3. Why are there tensions between poverty reduction values and resource transfers? Resource transfer components: Eligibililty: to identify who should get the transfer; Type, size, frequency, duration: to identify the resource needed, available and transferable;
Delivery: to get the full value of the transfer through to the receiver intact, despite any stages and transformations it passes through on the journey; Effect: to enable the transfer to achieve a desirable effect on the receivers and the givers behaviour.
When there is entitlement to a transfer of a given type, size and frequency, design and implementation tasks focus on delivery. Full entitlement to receive a transfer is by definition an obligation on the giver to confer it.
When achieving desired effects is the justification for the transfer, design and implementation tasks include all four tasks above. Performance in attaining broad or multiple objectives is more difficult to measure.
Long transfer chain problems: how to get more timeliness, transparency, less leakage and greater enhancement of value in the delivery chain between giver and receiver?
A broad principle is that the more links there are in the delivery chain, the more likely are delays and leakages of value from the transfer:
caused by handling time and subtraction of costs at each stage, or diversion of funds from the original purpose --- legitimately where the funds pass through a decision making body which has the discretion to do so.
This leads to transfer focused thinking: each transfer requires a delivery chain or chains, appropriate to its type, size and frequency, to get it from giver to receiver.
Delivery channels for central budgetary transfers are multi-staged, beginning with parliamentary approval, going through treasury, ministries, local government and/or specialised agencies, before getting to the consumer of the service.
Just as "food miles" have increased so too have "public service miles" as transfers fund an increasing proportion of local public services. They are even longer for development aid, originating in the donor parliament.
In sum, the logic of results orientation presses towards narrowing and limitation of measured objectives; and towards shortening of delivery chains.
4.How can tensions between transfers, results orientation and poverty reduction be better resolved?
Efforts to resolve tensions: Devolution is resorted to:
--for better allocation and management, when there is a complex, changing, locally specific requiring local skills. This is the motivation for decentralised management, whether private or public.
-when the objective is to promote self- management: this is rarely the case where transfers are involved, except prominently in the case of development aid to weak, aid dependent governments whose weakness is believed to be partly the result of control of decisions and public processes by donor agencies;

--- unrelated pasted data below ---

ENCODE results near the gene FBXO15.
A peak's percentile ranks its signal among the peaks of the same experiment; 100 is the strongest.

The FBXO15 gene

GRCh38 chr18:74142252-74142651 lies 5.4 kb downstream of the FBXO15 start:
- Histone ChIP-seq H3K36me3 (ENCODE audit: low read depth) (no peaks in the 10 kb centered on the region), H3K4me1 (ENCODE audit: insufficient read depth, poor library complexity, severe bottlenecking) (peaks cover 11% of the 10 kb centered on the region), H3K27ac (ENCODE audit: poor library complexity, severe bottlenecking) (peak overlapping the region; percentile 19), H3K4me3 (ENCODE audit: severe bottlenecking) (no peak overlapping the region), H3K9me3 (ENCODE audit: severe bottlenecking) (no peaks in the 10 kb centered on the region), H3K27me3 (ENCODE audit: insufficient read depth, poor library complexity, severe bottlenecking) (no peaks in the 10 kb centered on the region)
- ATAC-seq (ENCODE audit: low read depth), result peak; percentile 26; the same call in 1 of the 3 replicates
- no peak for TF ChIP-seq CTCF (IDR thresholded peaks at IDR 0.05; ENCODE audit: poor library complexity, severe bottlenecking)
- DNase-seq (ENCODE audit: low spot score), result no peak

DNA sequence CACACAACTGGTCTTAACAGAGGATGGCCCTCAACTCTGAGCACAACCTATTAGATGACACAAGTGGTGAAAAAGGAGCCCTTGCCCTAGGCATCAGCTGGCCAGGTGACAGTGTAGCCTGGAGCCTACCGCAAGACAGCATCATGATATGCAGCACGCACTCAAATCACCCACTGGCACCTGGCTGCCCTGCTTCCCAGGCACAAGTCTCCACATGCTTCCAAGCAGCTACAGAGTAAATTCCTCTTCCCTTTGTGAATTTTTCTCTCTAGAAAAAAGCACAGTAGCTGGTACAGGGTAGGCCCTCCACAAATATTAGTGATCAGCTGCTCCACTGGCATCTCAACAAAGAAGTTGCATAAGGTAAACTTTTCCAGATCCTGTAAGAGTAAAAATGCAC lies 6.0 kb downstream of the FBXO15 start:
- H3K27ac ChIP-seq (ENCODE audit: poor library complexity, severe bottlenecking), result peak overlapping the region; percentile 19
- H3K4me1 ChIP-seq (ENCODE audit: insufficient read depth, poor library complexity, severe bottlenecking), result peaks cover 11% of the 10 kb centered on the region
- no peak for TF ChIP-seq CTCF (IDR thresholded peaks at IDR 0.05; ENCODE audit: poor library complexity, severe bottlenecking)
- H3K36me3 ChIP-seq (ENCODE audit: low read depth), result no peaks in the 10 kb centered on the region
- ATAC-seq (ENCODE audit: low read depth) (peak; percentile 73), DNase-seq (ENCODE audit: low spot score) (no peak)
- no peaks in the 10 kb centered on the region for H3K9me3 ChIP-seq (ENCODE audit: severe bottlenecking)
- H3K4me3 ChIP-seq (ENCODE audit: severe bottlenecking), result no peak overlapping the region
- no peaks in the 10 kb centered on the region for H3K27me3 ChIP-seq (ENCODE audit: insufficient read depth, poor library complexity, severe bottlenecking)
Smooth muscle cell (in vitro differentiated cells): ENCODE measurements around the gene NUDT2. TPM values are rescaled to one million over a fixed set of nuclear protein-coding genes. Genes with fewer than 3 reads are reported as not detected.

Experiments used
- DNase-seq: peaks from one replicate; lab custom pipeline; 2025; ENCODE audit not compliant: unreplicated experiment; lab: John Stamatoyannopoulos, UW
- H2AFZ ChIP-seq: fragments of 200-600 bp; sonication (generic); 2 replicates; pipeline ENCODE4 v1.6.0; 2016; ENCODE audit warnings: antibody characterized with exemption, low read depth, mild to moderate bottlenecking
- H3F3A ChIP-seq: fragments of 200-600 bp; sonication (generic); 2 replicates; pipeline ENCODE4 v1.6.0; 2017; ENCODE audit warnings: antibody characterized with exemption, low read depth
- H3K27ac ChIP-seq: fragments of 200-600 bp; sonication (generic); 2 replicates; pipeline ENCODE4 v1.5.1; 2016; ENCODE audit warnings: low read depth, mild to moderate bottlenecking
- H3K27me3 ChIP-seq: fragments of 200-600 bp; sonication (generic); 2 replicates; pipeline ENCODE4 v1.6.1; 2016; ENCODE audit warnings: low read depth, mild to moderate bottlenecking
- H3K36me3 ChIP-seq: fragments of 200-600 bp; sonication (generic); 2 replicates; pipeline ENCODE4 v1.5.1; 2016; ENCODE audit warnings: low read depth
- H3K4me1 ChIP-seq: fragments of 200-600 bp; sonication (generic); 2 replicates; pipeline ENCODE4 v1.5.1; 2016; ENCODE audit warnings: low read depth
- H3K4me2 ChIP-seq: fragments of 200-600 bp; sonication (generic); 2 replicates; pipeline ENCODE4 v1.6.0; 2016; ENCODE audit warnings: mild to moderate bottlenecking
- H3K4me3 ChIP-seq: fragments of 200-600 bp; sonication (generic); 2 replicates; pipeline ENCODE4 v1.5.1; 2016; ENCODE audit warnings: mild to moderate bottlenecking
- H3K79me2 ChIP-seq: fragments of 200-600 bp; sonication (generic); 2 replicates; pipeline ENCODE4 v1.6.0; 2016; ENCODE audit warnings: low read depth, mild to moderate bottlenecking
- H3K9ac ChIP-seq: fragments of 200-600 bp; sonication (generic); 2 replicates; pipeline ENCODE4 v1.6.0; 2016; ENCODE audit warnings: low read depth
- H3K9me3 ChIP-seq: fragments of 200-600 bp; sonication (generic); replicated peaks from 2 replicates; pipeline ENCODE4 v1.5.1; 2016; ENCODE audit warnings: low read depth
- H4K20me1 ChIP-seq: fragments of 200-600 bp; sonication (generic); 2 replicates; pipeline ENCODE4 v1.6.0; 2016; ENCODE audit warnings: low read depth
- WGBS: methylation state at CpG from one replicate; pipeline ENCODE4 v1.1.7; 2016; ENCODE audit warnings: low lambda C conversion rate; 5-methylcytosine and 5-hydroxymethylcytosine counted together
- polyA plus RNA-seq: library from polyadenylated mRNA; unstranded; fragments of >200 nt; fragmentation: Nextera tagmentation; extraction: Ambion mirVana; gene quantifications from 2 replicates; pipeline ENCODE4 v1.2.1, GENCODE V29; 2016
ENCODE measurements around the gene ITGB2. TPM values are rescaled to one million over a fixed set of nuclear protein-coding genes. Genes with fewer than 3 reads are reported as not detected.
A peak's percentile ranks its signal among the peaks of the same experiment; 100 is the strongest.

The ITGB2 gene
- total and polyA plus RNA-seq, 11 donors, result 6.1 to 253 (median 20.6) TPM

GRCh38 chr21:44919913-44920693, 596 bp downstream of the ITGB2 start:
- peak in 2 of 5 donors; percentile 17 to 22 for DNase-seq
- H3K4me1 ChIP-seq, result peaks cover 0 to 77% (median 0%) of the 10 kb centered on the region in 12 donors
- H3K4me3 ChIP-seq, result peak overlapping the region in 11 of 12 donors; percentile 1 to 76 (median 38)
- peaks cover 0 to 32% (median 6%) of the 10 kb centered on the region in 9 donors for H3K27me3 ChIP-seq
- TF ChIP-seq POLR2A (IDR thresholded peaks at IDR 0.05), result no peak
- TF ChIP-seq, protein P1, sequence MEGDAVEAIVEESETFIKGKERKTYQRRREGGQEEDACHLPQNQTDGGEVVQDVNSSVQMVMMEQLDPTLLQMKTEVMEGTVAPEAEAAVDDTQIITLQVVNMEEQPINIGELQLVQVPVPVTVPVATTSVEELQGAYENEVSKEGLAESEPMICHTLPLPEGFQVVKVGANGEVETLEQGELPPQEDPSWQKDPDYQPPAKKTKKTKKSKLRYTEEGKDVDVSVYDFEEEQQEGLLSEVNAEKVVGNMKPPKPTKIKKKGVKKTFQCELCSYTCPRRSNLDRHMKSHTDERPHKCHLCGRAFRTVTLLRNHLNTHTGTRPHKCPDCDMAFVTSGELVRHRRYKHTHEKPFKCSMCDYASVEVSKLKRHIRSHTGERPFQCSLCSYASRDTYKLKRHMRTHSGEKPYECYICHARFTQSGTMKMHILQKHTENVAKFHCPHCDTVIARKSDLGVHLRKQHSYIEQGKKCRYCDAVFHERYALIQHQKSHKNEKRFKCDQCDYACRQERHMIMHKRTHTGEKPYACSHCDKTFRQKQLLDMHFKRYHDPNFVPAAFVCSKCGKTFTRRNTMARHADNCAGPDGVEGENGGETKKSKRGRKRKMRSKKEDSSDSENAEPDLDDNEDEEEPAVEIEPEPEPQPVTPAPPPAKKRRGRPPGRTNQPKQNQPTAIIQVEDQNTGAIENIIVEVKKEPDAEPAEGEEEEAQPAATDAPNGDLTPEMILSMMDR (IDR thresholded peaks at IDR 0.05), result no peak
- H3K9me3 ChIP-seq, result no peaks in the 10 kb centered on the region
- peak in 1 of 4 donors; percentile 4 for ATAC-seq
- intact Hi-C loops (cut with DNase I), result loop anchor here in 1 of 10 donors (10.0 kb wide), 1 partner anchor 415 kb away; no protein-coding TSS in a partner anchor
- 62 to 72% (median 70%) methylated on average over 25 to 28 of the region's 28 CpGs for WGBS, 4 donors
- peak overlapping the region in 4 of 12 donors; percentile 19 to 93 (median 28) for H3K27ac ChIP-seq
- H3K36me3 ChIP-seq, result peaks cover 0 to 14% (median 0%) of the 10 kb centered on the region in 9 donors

But devolution recreates the "common pot" problem for resource transfer, resulting in uncertainty whether the transfer is responsible for the effect. How to overcome this uncertainty?
Responses to devolution uncertainty: -use hierarchy: impose a stream of conditions which seem likely to achieve the effect, against the achievement of which a stream of payments will be made. Analysed by principal-agent theory. What budget support is becoming ?
-use partnership: build trust relations between giver and receiver agencies working together to construct the delivery channels and transparency mechanisms. Easy to do when good chemistry between small numbers of good leaders on both sides. Hard to sustain. Vulnerable to break down in political cooperation. No adequate partnership theory.
-use market relations: Contract with receiver so the transfer is a reward for achieving the desired effect. CCT writ large to COD aid. Set up tournaments, awarding the transfer as a prize to the best achiever of the desired effect. How many winners? How to handle partial performers?
--recognise that tensions in transfers between poverty reduction and results orientation are wicked problems: apply complexity theory:
Complexity has three dimensions (Hospes): 1. complex problems: eg. multi-dimensional poverty 2. the program or project is an adaptive, emerging system with shifting goalposts 3. complex relations between the programme and its environment
The notions of causality and control must be replaced by notions of complexity and adaptation to complexity. Logic and reasoning should be applied to learning and to the development of alternative, more reflexive, styles of policy making (Hospes)
Use more experimentation and shorter feedback loops to users. These seem essential for getting to successful devolution to reduce the tensions in resource transfers.
References: L Kiesling (2010) Is There a Neurological Foundation for Institutions? Mirroring, Sympathy, and Institutional Design R Nozick (1974) Anarchy, state & utopia J Rawls (1971) A Theory of Justice A Sen (2009) The Idea of Justice World Bank (2009) Conditional cash transfers: reducing present and future poverty